“This is the business we’ve chosen”
– Hyman Roth, The Godfather: Part 2
It’s our final newsletter of the year. And, wow, what a year 2018 has been!
In the spirit of the holidays, endless movie marathons, and our ever-changing stock market, now seems like the perfect time to reference The Godfather. (There’s never a bad time though.)
The scene noted above from The Godfather: Part 2 is so relevant to what we’re experiencing in the markets this year. After Hyman Roth attempts (unsuccessfully) to assassinate Michael Corleone (played by Al Pacino), Michael confronts him, and Hyman basically tells him this is the business we’ve chosen, so just accept it and move on.
Do I bring this up because I’m suggesting we all quit our jobs and join the Mafia? No. I am only speaking in the context of investing.
Like the people in this movie, we as investors, have chosen the stock markets as our main investment vehicle for retirement savings. With that, we achieve higher returns; however, with higher returns, we also must accept higher risk.
Higher risk means that one year, your stock portfolio could be up 20%, and the next year, it could be down 10%. We saw this in 2017 and 2018. And, it can get even worse. Like, in 2008, when stocks dropped around 40%. With the ups, we must accept the down.
This is the business we’ve chosen. It’s part of the game we play, but the rewards can be significant.
In the same way Michael could have accepted a “safe” (in every sense of the word) corporate job with a good pension, we investors can opt to invest in safe, low-risk bank CDs or US Treasury bonds. Investments that have very little fluctuation in price. There are no corrections in the world of FDIC backed bank CDs. Sounds, great, huh? There’s one problem. You will have much lower returns. Quickly glancing at Bankrate.com shows something close to 2.7% for a 1-3 year CD. That’s not bad; however, it’s nothing close to the 7-10% one expects in the stock market over time. So, no risk, no return. Pretty simple.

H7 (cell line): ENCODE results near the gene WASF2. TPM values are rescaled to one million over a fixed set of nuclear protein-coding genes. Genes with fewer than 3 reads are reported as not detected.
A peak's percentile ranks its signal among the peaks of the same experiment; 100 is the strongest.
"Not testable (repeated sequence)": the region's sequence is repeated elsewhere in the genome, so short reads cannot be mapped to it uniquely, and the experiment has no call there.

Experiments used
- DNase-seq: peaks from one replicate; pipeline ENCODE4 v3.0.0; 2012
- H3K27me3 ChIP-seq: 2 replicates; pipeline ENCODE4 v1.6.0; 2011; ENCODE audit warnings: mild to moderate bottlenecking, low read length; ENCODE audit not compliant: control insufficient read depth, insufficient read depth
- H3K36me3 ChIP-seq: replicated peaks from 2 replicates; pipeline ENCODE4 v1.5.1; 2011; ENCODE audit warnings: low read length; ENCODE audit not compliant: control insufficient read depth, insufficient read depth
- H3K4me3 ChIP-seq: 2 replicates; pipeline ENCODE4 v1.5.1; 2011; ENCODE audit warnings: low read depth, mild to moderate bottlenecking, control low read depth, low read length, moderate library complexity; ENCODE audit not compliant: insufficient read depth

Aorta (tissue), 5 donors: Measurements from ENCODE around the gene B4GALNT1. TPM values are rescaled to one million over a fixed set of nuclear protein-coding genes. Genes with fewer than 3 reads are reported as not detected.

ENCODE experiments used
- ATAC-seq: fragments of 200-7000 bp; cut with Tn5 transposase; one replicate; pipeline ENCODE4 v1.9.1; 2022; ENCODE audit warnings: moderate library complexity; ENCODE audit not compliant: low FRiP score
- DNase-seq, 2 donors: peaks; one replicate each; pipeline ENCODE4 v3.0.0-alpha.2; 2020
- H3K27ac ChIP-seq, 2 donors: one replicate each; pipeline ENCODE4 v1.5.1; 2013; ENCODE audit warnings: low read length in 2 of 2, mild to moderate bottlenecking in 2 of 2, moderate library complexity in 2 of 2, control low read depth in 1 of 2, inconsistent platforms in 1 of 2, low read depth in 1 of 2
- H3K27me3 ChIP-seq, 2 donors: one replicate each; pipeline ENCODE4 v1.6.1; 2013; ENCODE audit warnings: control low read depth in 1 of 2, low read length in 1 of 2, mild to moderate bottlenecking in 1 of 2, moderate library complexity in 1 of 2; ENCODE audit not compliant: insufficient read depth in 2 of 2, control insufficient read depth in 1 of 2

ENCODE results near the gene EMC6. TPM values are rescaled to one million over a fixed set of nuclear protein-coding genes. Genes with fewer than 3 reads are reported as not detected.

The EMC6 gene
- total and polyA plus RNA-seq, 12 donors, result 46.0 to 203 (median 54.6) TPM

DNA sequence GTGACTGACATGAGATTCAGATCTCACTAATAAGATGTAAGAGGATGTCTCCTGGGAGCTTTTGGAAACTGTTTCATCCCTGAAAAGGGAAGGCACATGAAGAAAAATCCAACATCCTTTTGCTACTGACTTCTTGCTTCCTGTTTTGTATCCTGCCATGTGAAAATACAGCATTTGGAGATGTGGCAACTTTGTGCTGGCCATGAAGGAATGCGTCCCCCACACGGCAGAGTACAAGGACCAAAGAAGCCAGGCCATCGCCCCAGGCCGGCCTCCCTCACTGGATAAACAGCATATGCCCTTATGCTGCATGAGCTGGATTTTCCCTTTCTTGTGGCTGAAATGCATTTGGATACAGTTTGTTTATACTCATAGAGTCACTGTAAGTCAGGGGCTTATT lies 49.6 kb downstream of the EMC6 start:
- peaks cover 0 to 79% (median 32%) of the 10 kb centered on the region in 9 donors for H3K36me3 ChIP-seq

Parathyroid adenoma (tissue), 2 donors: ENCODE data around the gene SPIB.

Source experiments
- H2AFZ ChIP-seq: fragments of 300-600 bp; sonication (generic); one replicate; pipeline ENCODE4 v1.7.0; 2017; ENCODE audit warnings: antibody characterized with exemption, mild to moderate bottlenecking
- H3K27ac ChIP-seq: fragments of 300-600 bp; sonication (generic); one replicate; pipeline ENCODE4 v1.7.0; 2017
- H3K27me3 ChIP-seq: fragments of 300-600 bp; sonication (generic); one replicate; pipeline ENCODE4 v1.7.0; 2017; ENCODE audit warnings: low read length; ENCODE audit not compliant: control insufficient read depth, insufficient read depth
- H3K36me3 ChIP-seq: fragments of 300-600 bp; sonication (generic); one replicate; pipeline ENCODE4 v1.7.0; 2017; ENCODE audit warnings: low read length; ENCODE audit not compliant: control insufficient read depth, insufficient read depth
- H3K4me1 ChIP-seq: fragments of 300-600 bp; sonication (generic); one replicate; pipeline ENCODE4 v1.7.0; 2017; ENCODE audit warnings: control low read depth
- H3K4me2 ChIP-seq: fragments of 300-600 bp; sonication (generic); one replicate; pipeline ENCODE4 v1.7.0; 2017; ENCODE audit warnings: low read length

So why are we having a correction when the U.S. economy seems to be humming along fine? A couple of reasons:
Keep in mind, we’re almost 10 years into the current bull market in the U.S. The stock market has been up every year for the past decade. This cannot continue forever. Yes, the U.S. economy looks great and the unemployment rate is the lowest in years; however, the sentiment can turn on a dime – and this year is no exception.
The markets are thinking about next year (not this year) and the narrative has changed from robust growth and higher inflation to slow growth (globally) and low inflation.
This is further compounded with uncertainty around:
- the trade dispute between the U.S. and China
- a disorderly Brexit situation in England
- fiscal problems in Italy
- ambiguity around how much the Fed will continue to raise interest rates
Indeed, this creates a good recipe for volatility and a global stock-market correction. So a correction should not be a surprise.
So, what to do for 2019? First, despite all the political issues noted above, one always needs to keep in mind that we invest in companies, not countries. For instance, the IMF forecasts Japanese economic growth will slow again in 2019; however, Japan’s corporate profitability is so strong that it’s at an all-time high.
In other words, corporations around the world are making money, which means these corrections create great opportunities. Despite the drop in the stock market, the more expensive stocks are only now reasonably priced, while the cheaper stocks continued to get cheaper.
As our friends at T. Rowe Price note in the below chart, currently, the U.S. doesn’t look too expensive, while, at the same time, there are some opportunities outside our country. Emerging Market stocks are trading at levels not seen since the Great Recession in 2008, while U.S. and international small-cap value stocks look especially attractive versus their large counterparts.
With that said, we should keep this quote from Warren Buffett in mind: “Be fearful when others are greedy. Be greedy when others are fearful.” Thus, you should see higher allocations to these cheaper investments in your portfolio. We know, over time, this strategy pays off despite the thousands of corrections experienced since the beginning of time.
As always, in our view, investing in a globally diversified portfolio going into 2019 will pay off in the long run. In fact, over the past 50 years, a globally diversified portfolio has significantly outperformed an investment solely focused on U.S. large company stocks.
Put more simply, ignore the noise and enjoy the holidays with your family.